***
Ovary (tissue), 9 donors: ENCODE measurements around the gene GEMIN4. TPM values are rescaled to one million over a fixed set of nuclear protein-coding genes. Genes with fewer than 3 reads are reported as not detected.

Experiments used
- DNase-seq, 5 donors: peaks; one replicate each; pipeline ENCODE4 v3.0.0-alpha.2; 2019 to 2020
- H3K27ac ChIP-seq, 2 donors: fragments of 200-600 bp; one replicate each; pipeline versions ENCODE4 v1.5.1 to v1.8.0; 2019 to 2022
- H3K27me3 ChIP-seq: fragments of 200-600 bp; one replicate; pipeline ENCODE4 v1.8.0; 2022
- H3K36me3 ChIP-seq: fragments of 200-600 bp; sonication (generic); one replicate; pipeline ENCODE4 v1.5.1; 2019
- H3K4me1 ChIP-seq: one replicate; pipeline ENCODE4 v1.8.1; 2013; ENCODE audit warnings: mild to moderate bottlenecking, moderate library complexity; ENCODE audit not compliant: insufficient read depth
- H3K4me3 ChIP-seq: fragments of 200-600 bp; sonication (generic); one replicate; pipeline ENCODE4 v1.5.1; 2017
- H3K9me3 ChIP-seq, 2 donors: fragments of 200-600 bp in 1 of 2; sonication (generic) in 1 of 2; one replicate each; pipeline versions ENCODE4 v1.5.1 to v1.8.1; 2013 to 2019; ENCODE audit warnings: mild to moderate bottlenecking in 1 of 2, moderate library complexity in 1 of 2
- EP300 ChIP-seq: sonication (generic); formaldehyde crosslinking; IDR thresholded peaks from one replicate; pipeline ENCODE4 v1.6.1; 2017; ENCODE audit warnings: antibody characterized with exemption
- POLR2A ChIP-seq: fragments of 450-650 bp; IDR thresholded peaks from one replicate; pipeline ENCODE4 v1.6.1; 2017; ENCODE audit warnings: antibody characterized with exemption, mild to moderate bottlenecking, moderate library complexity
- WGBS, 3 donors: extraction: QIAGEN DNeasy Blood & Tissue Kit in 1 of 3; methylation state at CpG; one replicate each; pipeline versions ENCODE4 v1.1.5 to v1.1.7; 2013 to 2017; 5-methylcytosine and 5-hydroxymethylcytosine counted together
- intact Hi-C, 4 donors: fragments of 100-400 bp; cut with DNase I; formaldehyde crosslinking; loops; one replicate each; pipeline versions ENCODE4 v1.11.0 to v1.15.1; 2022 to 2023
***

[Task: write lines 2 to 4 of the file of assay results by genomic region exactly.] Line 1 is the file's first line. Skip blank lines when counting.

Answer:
Experiments used
- DNase-seq, 5 donors: peaks; one replicate each; pipeline ENCODE4 v3.0.0-alpha.2; 2019 to 2020
- H3K27ac ChIP-seq, 2 donors: fragments of 200-600 bp; one replicate each; pipeline versions ENCODE4 v1.5.1 to v1.8.0; 2019 to 2022